Alcohol acutely increases dopamine and its metabolites, brain imaging
reveals enhanced activity in relevant areas of the brain, and chronic
drinking changes dopamine receptor numbers and sensitivity. Another key
neurochemical is serotonin, with alcohol causing changes in key aspects of
this transmitter and associated receptors, and levels of serotonin impact on
the amount of alcohol consumed.
Alcohol also acutely enhanced the functioning of the opioid-related brain
systems and impacts on adenosine, neurosteroids, and acetylcholine.

4. Tolerance

With repeated administration of alcohol, large and large doses of the drug
are required to produce the desired effect. This phenomenon, called
tolerance, is also the ability to tolerate higher and higher doses of the
substance and in the result of at least three processes.
- Behavioral tolerance reflects the ability of a person to learn how to
perform tasks effectively despite the effects of alcohol.
- Pharmacokinetic tolerance is an adaptation of the metabolizing
systems, including ADH and microsomal ethanol oxidizing system
(MEOS), to rid the body of alcohol rapidly.
- Pharmacodinamic or cellular tolerance is an adaptation of the
nervous systems so that it can function, despite very high blood
alcohol concentrations (e.g., as much as 600 mg/dl), by resisting the
actions of alcohol on the cell.
Once tolerance has developed for one of the brain depressants, an
individual is likely to demonstrate a similar reaction to a second drug of
that class (cross-tolerance). Therefore, a person who has been drinking
heavily has tolerance for alcohol, and then stops drinking can be expected
to require a higher dose of benzodiazepines for sleep induction. If the

individual took two depressant drags at the same time, tolerance is not
likely to be observed, and the mixing of two substances can have lethal
Aspects of tolerance decrease and even disappear with consecutive weeks of
abstinence. In addition, some clinicians and researchers have described a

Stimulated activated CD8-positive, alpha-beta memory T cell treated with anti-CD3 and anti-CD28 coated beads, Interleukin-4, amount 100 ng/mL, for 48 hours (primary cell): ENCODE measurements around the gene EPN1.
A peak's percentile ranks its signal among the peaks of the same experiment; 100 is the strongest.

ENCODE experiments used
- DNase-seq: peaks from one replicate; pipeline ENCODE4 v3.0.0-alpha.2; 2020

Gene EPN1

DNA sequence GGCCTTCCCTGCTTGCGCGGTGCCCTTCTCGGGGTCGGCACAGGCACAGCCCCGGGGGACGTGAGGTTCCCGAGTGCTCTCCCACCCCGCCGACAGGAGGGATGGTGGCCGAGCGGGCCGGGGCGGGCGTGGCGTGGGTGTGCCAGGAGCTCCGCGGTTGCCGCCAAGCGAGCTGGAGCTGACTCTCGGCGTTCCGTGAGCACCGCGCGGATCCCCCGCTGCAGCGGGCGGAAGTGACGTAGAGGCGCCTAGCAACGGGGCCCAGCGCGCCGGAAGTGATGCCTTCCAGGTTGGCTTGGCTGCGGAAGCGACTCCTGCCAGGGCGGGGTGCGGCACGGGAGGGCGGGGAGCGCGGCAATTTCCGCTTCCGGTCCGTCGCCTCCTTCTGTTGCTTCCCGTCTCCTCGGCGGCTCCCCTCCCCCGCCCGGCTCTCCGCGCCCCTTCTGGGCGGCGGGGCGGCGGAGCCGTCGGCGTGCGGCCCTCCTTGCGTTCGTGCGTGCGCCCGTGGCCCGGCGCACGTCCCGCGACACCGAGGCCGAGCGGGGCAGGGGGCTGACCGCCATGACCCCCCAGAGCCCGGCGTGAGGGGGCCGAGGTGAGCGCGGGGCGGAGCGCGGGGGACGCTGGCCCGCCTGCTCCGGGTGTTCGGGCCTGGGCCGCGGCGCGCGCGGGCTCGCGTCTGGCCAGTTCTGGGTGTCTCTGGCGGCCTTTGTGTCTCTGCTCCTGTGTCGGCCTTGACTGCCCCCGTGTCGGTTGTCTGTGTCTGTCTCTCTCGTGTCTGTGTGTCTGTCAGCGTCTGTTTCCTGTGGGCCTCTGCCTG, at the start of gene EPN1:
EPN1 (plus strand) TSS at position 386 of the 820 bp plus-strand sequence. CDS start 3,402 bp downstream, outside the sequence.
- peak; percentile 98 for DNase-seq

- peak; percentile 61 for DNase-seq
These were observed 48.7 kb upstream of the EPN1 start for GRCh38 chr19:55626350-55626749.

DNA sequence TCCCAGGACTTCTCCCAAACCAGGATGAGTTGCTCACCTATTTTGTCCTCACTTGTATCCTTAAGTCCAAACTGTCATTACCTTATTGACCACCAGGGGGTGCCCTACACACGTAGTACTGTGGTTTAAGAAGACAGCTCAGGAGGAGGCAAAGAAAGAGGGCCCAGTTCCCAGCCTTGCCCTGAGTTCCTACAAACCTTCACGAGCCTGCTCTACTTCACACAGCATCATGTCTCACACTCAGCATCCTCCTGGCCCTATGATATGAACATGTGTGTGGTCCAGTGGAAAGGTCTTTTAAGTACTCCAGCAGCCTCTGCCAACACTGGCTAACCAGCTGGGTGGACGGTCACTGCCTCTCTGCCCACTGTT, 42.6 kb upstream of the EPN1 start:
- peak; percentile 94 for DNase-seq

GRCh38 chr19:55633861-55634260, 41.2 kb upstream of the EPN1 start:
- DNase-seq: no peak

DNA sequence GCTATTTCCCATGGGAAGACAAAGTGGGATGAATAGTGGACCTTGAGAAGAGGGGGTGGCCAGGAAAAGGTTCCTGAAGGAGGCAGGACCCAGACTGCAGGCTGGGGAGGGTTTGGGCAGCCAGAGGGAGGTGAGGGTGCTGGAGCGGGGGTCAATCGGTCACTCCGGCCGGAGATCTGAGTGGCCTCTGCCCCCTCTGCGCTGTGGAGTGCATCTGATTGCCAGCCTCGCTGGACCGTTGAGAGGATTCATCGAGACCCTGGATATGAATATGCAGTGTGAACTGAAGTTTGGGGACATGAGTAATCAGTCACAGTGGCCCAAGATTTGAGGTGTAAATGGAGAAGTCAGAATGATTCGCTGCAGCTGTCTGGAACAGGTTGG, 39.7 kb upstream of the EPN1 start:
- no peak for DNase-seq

phenomenon of reveals tolerance, increased sensitivity, or sensitization.
This is a complex situation that might relate to neurochemical adaptation
or other mechanisms.

5. Craving

The state of motivation to seek out an alcohol is an important component of

drinking behavior.
This phenomenon of craving, however, fluctuates with time and can be
different to measure.
Aspects of the drive to drink are believed to relate to classical conditioning
and to also reflect neurochemical changes. On neuroimaging, presenting
substance-dependent subjects with images of their drag or autobiographical
stories about their substance use results in activation in the limbic system
and orbitofrontal, insular cortex, and cerebellum.

6. Blackout

Blackout indicates a memory impairment (anterograde amnesia) for the

period when the person was drinking heavily but remained awake.
This common phenomenon is related to the ability of any brain depressant
at high enough doses to interfere with the acquisition of memory.
The blackout, which is temporary and limited to memory problems
involving a short period, is not part of the DSM-1v-TR diagnosis and is
distinct from alcohol-induced persisting amnestic disorders, formerly

known as Wernicke-Korsakoff syndrome.

7. Sleep impairment

Alcohol intoxication can help a person fall asleep more quickly, but intake
in an evening is more than one or two drinks, the sleep pattern can be
significantly impaired. Most heavy drinkers awake after several hours and